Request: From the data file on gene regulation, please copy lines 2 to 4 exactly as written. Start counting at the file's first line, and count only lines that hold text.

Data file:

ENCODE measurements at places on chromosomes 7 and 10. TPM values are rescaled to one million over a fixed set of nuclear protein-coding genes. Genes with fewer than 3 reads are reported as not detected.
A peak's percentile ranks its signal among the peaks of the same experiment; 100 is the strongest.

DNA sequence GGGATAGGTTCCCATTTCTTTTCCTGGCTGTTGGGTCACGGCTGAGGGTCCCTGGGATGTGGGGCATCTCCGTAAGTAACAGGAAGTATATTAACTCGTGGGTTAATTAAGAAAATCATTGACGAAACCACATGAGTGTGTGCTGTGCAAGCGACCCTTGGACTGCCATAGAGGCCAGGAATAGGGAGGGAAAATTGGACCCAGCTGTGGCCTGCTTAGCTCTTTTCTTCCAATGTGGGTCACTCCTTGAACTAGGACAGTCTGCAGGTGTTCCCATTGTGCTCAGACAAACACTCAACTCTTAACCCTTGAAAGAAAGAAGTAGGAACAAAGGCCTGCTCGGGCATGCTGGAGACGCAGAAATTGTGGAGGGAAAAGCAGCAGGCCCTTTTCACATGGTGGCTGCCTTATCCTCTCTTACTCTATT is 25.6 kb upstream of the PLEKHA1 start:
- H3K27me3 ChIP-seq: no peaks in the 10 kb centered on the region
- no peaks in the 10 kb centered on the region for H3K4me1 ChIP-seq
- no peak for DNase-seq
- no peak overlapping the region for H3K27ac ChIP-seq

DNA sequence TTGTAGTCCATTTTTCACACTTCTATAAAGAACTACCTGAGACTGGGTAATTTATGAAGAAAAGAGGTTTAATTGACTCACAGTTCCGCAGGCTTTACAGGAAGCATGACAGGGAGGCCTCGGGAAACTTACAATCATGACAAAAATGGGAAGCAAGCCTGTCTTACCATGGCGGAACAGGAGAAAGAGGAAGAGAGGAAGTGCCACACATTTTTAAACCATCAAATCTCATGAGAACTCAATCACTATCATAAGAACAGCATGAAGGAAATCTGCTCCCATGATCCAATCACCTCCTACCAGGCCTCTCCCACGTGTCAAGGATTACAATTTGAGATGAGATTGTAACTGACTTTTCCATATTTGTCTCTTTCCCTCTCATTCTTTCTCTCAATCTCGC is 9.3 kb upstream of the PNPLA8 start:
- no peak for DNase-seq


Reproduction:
A peak's percentile ranks its signal among the peaks of the same experiment; 100 is the strongest.

DNA sequence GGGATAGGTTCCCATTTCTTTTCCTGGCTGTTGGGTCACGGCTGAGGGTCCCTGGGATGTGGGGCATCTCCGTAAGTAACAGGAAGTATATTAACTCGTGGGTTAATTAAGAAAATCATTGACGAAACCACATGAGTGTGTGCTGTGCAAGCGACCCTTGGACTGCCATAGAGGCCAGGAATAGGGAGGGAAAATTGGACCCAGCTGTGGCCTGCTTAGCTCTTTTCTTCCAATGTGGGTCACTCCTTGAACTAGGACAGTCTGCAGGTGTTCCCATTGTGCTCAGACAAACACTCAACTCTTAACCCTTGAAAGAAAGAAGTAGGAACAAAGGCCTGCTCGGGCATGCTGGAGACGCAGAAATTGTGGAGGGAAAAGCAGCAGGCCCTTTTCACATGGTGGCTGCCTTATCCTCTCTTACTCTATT is 25.6 kb upstream of the PLEKHA1 start:
- H3K27me3 ChIP-seq: no peaks in the 10 kb centered on the region